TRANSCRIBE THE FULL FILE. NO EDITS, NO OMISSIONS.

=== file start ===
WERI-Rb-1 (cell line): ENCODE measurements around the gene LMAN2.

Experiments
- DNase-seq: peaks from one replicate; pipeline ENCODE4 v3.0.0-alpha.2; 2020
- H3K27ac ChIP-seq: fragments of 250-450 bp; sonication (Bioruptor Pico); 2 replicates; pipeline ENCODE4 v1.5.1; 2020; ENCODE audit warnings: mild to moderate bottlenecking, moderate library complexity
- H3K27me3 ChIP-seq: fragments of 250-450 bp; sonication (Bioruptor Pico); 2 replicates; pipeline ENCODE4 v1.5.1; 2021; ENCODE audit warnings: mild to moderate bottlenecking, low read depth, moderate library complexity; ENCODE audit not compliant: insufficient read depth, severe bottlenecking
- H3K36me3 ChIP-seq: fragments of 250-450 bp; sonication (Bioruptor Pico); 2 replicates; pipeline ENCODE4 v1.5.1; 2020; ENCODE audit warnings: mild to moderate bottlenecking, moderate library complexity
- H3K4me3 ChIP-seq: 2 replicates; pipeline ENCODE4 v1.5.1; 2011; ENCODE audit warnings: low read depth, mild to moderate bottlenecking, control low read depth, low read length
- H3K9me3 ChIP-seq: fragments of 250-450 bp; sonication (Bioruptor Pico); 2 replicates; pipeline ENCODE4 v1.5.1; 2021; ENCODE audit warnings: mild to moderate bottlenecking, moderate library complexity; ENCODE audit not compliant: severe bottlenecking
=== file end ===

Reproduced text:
WERI-Rb-1 (cell line): ENCODE measurements around the gene LMAN2.

Experiments
- DNase-seq: peaks from one replicate; pipeline ENCODE4 v3.0.0-alpha.2; 2020
- H3K27ac ChIP-seq: fragments of 250-450 bp; sonication (Bioruptor Pico); 2 replicates; pipeline ENCODE4 v1.5.1; 2020; ENCODE audit warnings: mild to moderate bottlenecking, moderate library complexity
- H3K27me3 ChIP-seq: fragments of 250-450 bp; sonication (Bioruptor Pico); 2 replicates; pipeline ENCODE4 v1.5.1; 2021; ENCODE audit warnings: mild to moderate bottlenecking, low read depth, moderate library complexity; ENCODE audit not compliant: insufficient read depth, severe bottlenecking
- H3K36me3 ChIP-seq: fragments of 250-450 bp; sonication (Bioruptor Pico); 2 replicates; pipeline ENCODE4 v1.5.1; 2020; ENCODE audit warnings: mild to moderate bottlenecking, moderate library complexity
- H3K4me3 ChIP-seq: 2 replicates; pipeline ENCODE4 v1.5.1; 2011; ENCODE audit warnings: low read depth, mild to moderate bottlenecking, control low read depth, low read length
- H3K9me3 ChIP-seq: fragments of 250-450 bp; sonication (Bioruptor Pico); 2 replicates; pipeline ENCODE4 v1.5.1; 2021; ENCODE audit warnings: mild to moderate bottlenecking, moderate library complexity; ENCODE audit not compliant: severe bottlenecking